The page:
Cheese and wine are perfect summer fare. Both are easy to serve and both are simple, two qualities that are ideal for making summer snacking special.
By Greogory Dal Piaz
A lot of people, myself included (what do you think I’m about to do?), will try to tell you how to enjoy your cheese and wine. Before I delve into the ways of cheese pairing, let’s just get one thing perfectly straight: the best cheese and wine pairing is the one you like the best.
I’m about to beat the most clichéd cheese and wine pairing in the book, but if you love goat cheese with a tannic red, go for it and don’t let anyone dissuade you. At the same time, if you’re open to experimenting with cheese and wine pairings, check out the following list for some tips on making your summertime cheese and wine pairings a hit!
Photo Courtesy of GaryPaulson via Flickr/CC
Goat Cheese and Sauvignon Blanc
Here we go, cliché city. Goat cheese and Sauvignon Blanc, it has been beaten to death, I know. What I also know is that it’s a killer pairing and that’s why we’re always going on about it.
Why it works: This is a classic, complementary pairing. Both the goat cheese, Chevre in particular, and Sauvignon Blanc are lighter bodied, high acid examples of their types.
How to make the most of it: Bruschetta
Chevre is a lovely cheese but it can easily get lost in complicated preparations or have the acid cooked out of it. I like to prepare bruschetta with a schmear of Chevre, topped with some great heirloom tomatoes. Black Zebras are my favorite!
Sauternes and Roquefort
Here’s another famous pairing. It might seem a bit heavy for summertime enjoyment, but there’s a great idea here waiting to happen.
Why it works: This is a study in contrast, the sweetness of the wine vs. the salt of the cheese. Both tend to be fairly creamy in texture, creating a bridge that unites the two in harmony.
How to make the most of it: Roquefort Blue Cheese Dressing
Summer is time for salads, but sometimes you want something big and bold. This is the perfect opening for a lovely Roquefort dressing, perhaps to top a nice grilled chicken salad with spicy greens.
Wines to try: Sauternes can be a bit much in the summer. You can get much the same effect by reaching for something a bit less sweet from Bordeaux, say a nice Loupiac, one of Sauternes lesser known siblings! Try it with a light chill.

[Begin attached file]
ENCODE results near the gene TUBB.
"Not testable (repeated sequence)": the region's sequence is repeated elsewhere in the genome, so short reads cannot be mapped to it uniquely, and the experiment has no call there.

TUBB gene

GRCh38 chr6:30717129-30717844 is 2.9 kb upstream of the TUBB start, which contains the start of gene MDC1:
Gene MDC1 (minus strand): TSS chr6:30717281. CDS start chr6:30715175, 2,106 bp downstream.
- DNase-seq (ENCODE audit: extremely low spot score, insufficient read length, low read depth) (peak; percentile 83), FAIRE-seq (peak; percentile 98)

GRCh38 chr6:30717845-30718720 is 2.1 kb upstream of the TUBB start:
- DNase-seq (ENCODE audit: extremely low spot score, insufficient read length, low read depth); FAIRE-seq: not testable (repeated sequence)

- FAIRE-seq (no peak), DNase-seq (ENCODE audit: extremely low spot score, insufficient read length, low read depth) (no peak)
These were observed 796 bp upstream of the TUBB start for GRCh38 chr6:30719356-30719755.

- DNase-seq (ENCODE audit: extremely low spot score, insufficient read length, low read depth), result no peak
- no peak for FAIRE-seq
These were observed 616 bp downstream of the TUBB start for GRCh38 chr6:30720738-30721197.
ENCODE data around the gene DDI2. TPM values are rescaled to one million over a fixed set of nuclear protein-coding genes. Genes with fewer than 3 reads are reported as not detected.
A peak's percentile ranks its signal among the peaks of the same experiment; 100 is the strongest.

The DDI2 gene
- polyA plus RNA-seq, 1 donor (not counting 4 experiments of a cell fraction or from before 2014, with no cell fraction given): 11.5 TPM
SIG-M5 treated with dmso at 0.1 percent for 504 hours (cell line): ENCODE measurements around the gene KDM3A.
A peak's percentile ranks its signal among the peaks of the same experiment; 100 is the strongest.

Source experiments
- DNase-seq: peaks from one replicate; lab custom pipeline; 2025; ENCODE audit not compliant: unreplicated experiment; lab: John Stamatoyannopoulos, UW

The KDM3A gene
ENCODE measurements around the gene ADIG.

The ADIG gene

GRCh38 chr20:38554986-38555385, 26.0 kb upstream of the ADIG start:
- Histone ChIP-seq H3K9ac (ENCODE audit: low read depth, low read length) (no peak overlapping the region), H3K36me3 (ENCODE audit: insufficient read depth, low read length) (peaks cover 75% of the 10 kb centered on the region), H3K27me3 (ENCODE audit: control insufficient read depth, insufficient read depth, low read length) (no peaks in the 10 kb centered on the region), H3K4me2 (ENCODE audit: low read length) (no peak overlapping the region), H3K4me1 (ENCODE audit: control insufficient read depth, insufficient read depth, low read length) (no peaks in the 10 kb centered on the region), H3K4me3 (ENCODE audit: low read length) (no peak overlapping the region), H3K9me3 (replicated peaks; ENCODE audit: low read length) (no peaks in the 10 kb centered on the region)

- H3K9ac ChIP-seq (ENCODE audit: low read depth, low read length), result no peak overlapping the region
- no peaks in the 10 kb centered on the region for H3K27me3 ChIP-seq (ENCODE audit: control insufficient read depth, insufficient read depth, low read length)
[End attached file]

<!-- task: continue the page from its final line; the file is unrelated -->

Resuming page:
Parmigiano and Lambrusco
Here’s a case of contrasting flavors layered upon the “if it grows together, it goes together” idiom. Both Parmigiano and Lambrusco come from the Emilia-Romagna region of Italy, and they both rock. In addition, the region was recently hit by a series of earthquakes, so even though this pairing is worthy of recommendation all on its own, there is a humanitarian aspect to supporting the farmers. So let’s have at it!
Why it works: I’m thinking of using a slightly off-dry example of Lambrusco (the classic style), which will lend this a salty vs. sweet contrasting challenge.
How to make the most of it: Big chunks of cheese
Lambrusco and antipasto are a match made in heaven. Add in some salty olives and salumi, chill two bottles of Lambrusco – more if you’re inviting guests, and enjoy a little, no make that a big, snack-fest al fresco. That’s what summer is all about!
Wines to try: Dry Lambrusco is the current craze but there remains a place for a lovely, lightly sweet version to wash down these salty snacks.
Feta and Assyrtiko
I think I’m making up a new classic pairing, you got a problem with that?
Why it works: These are two forms of silky, encapsulate saltiness, brushed with minerality. The real excitement comes from the clash of creamy feta with the incisive cut of Assyrtiko’s minerality and acidity.
How to make the most of it: Chiles Rellenos
Yes, this is one of those cliché Greek/Mexican dishes you’re seeing all over the place! Seriously though, the feta explodes in a chile rellenos recipe and the slightly smoky, piquant nature of a freshly roasted poblano goes crazy with Assyrtiko. Add in some epazote for an even more authentic dish. Opa!
Wines to try: Assyrtiko, there’s not really a substitute.
Brie and White Burgundy
Brie and white Burgundy is an old stand-by of the cocktail set, a relic of the 1960s reborn in a “Mad Men” frenzy by men in skinny ties and women in dresses that resemble drapes. It’s a pretty good pairing nonetheless!
Why it works: Brie – and I’m talking about the ripe to riper examples – has a fine butter nature enhanced by the subtly funky crust of mold that supports it. White Burgundy also often has a bit of butteriness, and the use of battonage, the stirring of the lees (mostly dead yeast cells), tends to lend white Burgundy a bit of creaminess and an underlying layer of non-fruity flavors that marry well with the cheese. Perfectly, in fact.
How to make the most of it: Bake that Brie
Even in the summer months, a nice wheel of baked Brie is great. It’s easy – just use prepared crescent roll dough. Festive and delicious! Top it with nuts or fruit, as is traditionally done, or pave a brave new path and slather it with sun-dried tomato spread or something equally fun.
Wines to try: You need a partner who can follow the Brie, not lead, so look for something simple and soft, like the gooey edges of the cheese.
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